Discussion

The outbreak of COVID-19 rapidly became a pandemic and caused a global health crisis. Significant health effects (including death and morbidity associated with hospitalization) were observed and seemed to preferentially affect older adults and those with comorbidities [6,7,8,9,10,11,12,13]. Research has demonstrated that comorbidities such as diabetes are important risk factors contributing to COVID-19 outcomes [14,15,16].

This study utilized a unique combination of datasets within the UHG Clinical Discovery Database, pairing historical medical and pharmacy claims with more real-time COVID-19 inpatient admission data and SARS-CoV-2 laboratory test data, to create a cohort of SARS-CoV-2+ individuals. We evaluated the associations of COVID-19 hospitalization and inpatient mortality with baseline demographics, comorbidities, and medications. Ultimately, the model fits were better for hospitalization than for in-hospital mortality, presumably because of unmeasured hospitalization-related factors (e.g., ventilation, treatment regimens). Risk factors for hospitalization and mortality in the overall population were generally consistent with those identified among individuals with T2D. In line with prior studies [5, 17], many of the findings suggest that indicators of more severe (or progressive) T2D were associated with worse outcomes, for example, higher HbA1c and use of diabetes medications typically used later in disease progression (e.g., short- and long-acting insulins).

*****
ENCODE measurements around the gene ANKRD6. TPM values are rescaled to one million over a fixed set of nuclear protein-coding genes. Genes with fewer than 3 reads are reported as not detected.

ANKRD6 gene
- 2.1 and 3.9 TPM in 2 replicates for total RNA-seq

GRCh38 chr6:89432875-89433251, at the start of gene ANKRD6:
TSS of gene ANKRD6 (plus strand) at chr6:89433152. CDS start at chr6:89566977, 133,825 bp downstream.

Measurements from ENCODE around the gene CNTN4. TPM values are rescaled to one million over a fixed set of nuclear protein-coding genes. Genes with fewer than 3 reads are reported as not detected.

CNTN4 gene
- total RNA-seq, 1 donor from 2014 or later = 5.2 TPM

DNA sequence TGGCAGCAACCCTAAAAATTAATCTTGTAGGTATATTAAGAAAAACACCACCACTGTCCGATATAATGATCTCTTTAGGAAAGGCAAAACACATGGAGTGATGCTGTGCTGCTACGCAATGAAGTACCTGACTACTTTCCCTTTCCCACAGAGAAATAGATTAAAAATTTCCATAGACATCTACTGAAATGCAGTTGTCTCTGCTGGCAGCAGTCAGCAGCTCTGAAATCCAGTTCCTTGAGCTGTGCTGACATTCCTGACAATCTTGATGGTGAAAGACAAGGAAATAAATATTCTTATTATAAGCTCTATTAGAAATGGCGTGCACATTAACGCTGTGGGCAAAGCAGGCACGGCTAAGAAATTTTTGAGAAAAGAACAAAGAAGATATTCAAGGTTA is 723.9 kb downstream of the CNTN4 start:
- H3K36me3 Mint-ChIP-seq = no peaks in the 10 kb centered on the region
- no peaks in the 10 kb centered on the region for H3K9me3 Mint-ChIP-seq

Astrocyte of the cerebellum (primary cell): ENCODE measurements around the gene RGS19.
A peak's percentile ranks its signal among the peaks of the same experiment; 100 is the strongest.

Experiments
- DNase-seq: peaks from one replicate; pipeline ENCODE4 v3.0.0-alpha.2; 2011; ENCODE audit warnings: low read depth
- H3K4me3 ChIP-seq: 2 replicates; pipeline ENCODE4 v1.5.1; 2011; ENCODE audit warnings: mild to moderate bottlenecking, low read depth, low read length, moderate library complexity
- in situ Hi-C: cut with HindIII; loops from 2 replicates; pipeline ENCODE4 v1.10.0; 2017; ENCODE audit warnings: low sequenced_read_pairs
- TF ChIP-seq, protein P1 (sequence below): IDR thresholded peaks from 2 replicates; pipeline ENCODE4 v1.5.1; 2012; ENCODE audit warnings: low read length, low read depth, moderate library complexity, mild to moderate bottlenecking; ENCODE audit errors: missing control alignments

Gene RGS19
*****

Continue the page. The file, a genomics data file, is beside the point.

Consistent with prior research [29,30,31] in the T2D population, older age, male sex, higher HbA1c, established cardiovascular disease, and impaired renal function were significantly associated with increased hospitalization and mortality. Here, a 1-year increase in age and one-unit increase in HbA1c were associated with a 3% and 10% increased risk for COVID-19 hospitalization, respectively. Together, results of this study indicate that people with T2D who also have comorbidities such as dementia, metastatic tumor, congestive heart failure, paraplegia, and metabolic disease are at amplified risk of COVID-19-related hospitalization. Similar findings were observed in the overall population. These findings are largely consistent with Centers for Disease Control (CDC) recommendations where people with cancer, chronic pulmonary disease, heart failure, and T2D are considered at increased risk of severe illness from COVID-19 [32]. Also, dementia is considered a condition that may increase risk according to the CDC, which is consistent with the findings of this study [32]. The consistency of these findings should be taken into consideration while planning population health risk stratification strategies or targeted outreach campaigns, particularly as vaccine prioritization efforts are underway both nationally and globally.